By the late nineteenth century, the United States was producing millions of yards of roller printed cotton fabric each year. One of the most successful print works in the northeast was Cocheco Mills of Dover, New Hampshire, which produced textiles for fashion and interiors. Their fabrics were well-designed and affordable, which meant those in the lower and working classes could wear clothing made from colorful and attractive cotton prints. In fact, women’s magazines of the period, like Demorest’s Monthly Magazine, hailed the virtues of humble cotton prints for their ability to brighten and refine everyday clothing. In a dyer’s record book from the 1880s entitled “Shirtings,” pages 4-5 show white cotton swatches printed with small designs of shaggy running dogs and cranes standing in water. Shirting fabrics typically have small, isolated motifs printed in one or two colors on a white or off-white ground. They were non-seasonal and cheap to make, so many textile mills produced whimsical variations on a basic style that didn’t see much change year-to-year.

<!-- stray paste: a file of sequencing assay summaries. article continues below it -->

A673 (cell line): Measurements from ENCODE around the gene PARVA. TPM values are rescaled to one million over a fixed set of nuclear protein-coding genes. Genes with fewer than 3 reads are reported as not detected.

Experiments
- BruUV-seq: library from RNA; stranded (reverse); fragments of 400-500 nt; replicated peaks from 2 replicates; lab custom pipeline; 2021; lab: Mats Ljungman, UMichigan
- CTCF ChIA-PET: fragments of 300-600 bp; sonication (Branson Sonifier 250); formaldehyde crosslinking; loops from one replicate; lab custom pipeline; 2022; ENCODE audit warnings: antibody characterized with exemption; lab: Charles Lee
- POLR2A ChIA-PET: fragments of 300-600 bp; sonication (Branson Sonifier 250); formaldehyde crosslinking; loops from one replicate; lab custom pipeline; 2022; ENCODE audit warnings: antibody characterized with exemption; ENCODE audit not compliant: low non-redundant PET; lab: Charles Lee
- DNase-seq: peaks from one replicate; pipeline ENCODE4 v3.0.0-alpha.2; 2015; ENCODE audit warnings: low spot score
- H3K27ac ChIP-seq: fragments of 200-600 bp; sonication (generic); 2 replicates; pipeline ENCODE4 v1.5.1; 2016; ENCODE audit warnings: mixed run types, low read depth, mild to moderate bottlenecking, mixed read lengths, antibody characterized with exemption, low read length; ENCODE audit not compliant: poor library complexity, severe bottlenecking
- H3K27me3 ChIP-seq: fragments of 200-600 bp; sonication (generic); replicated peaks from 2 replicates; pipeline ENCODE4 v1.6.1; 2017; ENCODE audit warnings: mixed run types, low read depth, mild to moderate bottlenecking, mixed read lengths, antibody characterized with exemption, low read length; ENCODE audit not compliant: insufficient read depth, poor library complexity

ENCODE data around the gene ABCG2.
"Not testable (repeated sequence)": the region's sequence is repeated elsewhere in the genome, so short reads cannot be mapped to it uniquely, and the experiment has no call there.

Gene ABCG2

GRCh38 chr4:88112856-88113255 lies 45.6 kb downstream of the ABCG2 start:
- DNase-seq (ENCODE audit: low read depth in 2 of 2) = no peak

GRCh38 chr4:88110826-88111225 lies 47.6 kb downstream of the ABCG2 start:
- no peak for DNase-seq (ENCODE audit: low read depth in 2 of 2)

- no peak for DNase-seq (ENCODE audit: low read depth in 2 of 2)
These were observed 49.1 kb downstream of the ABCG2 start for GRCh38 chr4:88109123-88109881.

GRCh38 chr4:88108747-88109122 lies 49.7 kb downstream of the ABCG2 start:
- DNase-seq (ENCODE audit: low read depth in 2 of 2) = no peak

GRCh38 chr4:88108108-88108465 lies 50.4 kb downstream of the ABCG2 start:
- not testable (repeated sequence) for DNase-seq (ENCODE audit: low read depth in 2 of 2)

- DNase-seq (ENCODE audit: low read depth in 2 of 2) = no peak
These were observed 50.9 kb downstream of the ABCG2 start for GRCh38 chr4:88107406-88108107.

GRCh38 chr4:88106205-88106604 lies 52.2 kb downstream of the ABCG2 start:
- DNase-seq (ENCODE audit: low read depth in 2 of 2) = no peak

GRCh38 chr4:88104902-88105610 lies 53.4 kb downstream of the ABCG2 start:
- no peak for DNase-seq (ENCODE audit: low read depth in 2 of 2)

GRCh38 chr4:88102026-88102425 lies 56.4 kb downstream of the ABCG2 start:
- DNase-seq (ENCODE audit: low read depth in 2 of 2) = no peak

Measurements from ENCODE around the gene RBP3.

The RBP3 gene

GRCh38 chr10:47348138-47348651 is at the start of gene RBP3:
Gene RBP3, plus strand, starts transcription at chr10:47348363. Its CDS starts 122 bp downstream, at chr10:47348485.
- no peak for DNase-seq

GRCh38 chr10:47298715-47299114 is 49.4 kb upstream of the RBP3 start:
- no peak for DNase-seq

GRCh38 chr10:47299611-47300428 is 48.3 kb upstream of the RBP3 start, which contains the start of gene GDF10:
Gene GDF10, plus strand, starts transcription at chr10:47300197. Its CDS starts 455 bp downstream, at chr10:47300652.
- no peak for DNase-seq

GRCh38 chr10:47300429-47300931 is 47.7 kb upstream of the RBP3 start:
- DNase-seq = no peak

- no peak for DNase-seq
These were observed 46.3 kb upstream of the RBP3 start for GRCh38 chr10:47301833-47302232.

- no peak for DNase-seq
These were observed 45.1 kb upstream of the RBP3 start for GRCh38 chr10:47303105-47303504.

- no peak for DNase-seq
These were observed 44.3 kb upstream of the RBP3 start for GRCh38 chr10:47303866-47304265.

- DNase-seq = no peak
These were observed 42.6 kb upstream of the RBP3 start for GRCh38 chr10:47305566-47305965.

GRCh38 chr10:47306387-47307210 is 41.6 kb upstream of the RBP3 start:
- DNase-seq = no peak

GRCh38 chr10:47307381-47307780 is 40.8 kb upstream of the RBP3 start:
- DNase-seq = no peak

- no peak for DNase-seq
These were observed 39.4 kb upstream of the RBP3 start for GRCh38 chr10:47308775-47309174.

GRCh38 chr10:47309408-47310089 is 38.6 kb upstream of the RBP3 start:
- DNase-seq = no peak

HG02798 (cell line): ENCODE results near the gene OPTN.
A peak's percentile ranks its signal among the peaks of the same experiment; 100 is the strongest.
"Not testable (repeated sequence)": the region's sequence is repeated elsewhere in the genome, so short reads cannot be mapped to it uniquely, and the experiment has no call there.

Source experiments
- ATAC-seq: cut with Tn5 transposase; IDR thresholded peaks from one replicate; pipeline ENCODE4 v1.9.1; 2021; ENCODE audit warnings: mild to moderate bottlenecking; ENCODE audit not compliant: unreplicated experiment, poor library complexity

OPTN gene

Sample, ca. 1876, Gift of the Fall River Historical Society, 1939-56-9.
As the name suggests, shirting fabrics were used for informal clothing for adults and children. Tiny designs of flowers or meandering vines could be used to make blouses, aprons and wrappers for women and girls, while those with designs of roosters, horses, playing cards, and sports equipment were used to make shirts and handkerchiefs for men and boys. From about 1870 through the 1880s, shirting fabrics with sports-related motifs became very popular and featured small patterns with bicycles, tennis rackets, spurs, and horseshoes. In the 1870s, American Print Works of Fall River, Massachusetts produced this seemingly straightforward shirting fabric with a belt and riding crop that illustrates how the simplest of designs can show movement and vitality.